replacement for squats and deadlifts?

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VoK
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replacement for squats and deadlifts?

Post by VoK » Sun May 11, 2008 2:46 am

I have a condition called spondylolisthesis. The origins of it aren't exactly known, it might have been genetic, but the final result and prognosis is not good. In the end, I am not able to do any heavy overhead lifting, which is essentially what squats are.

I found out about this condition 5 years ago. As a replacement for weighted squats, I've done unweighted single leg squats (pistols). I've become pretty proficient in them, as I can do 3 sets of 15 with 2 minute breaks or 5 sets of 9 with 1 minute breaks on each leg.

The situation that I am dealing with now is mainly finding something for the posterior chain. I know deadlifts are just as, if not more important that squats. What do you suggest I do to for a replacement, due to the fact that I can't do deadlifts because of my condition? I have been doing reverse hypers on a leg curl machine, but I've been hoping to do something else in addition. So what do you guys suggest?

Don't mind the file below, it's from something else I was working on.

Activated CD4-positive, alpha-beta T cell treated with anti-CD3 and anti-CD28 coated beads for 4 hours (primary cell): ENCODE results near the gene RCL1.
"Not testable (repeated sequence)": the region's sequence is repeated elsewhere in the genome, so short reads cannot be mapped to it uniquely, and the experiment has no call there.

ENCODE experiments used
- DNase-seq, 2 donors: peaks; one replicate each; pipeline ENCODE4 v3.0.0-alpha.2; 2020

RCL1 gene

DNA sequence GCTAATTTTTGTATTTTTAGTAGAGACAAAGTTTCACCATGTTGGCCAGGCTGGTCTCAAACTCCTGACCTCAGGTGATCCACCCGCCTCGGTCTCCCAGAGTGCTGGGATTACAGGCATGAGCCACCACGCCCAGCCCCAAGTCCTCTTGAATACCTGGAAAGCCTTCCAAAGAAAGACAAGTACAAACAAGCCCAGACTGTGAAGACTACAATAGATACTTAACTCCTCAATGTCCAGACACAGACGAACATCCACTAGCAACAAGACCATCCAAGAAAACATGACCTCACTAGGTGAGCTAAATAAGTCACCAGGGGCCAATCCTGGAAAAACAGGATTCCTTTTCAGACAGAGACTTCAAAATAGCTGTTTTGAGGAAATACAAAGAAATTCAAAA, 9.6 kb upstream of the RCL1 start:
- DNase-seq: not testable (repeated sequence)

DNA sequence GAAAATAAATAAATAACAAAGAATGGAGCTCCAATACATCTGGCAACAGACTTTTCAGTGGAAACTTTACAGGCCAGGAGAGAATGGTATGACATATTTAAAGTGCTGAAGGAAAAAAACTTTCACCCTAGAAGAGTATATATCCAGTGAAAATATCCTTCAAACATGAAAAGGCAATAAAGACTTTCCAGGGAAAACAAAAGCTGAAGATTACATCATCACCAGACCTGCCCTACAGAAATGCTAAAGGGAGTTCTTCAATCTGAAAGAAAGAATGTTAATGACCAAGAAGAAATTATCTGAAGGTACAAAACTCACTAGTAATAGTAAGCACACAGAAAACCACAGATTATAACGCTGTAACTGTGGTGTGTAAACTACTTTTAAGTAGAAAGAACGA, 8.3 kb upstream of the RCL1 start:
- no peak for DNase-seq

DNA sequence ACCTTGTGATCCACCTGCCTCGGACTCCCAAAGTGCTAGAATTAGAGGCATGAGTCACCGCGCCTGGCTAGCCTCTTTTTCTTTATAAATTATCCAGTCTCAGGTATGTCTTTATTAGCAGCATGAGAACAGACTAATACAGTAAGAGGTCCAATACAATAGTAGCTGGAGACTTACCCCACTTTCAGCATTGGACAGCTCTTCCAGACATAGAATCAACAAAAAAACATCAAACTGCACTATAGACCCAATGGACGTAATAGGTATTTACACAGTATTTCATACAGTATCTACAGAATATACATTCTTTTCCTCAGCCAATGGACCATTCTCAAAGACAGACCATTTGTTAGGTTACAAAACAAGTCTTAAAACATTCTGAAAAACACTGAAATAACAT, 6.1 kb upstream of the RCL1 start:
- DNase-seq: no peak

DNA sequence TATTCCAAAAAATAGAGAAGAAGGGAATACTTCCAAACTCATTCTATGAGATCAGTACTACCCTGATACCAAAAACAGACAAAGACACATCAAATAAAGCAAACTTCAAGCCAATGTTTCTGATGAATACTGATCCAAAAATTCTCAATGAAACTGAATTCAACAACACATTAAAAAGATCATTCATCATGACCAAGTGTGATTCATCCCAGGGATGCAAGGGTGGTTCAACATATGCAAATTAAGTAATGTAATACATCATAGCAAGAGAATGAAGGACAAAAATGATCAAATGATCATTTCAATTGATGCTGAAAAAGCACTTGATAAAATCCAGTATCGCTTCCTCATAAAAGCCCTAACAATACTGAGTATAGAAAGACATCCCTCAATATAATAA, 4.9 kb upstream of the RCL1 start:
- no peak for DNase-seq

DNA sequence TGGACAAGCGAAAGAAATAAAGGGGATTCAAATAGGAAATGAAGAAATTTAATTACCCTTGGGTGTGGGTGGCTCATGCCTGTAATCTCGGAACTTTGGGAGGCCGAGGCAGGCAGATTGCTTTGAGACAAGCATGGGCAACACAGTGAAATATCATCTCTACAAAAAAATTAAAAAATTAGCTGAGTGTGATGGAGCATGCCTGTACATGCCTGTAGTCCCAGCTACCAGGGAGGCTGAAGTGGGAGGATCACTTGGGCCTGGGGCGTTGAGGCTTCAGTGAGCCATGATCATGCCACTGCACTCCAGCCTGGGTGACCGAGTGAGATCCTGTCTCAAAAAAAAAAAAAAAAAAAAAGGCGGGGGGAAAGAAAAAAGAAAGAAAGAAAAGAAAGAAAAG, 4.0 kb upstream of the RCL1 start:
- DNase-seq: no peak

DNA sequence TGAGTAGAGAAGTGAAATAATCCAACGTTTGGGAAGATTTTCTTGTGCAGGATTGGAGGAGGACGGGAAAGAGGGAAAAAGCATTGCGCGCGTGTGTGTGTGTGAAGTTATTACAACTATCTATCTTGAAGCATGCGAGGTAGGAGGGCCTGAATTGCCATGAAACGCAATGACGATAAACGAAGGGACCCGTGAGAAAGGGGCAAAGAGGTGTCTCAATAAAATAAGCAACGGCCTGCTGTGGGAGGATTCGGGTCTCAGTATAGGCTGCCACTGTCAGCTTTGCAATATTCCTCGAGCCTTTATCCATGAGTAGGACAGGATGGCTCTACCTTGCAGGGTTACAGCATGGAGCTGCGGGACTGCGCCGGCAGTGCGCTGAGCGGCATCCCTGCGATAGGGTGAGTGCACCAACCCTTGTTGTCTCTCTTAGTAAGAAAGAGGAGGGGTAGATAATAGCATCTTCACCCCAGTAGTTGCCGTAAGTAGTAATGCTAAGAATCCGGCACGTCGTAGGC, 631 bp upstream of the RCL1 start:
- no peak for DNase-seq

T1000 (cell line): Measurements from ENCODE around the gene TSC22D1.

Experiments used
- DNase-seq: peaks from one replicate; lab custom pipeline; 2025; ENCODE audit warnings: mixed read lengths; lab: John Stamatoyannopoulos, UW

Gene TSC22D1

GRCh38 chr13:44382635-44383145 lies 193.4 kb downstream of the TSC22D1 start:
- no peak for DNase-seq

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Post by pdellorto » Sun May 11, 2008 3:22 am

Yikes. That's really bad news. Can you at least weight your pistols, say with a weighted vest?

Can you do explosive work? If so, I'd suggest dumbbell swings. They're a little hard to do slowly and I'm not sure if you can do explosive work.

Pull-throughs - either with a band or with a dedicated pull-through station - can be good.

Can you drag a tire or push a sled?

Otherwise I'm stumped.

Peter

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Post by Jungledoc » Sun May 11, 2008 7:07 am

What vertebral level(s) are affected? Lumbar? Cervical? Have you attempted any squats or DLs since you've had the spondylolisthesis? If so, what weights did you try? Did you have any symptoms?

Has your spinal surgeon specifically forbidden squats on DL, or have you concluded that through experience? Have you asked him or her for advice about what exercises to use?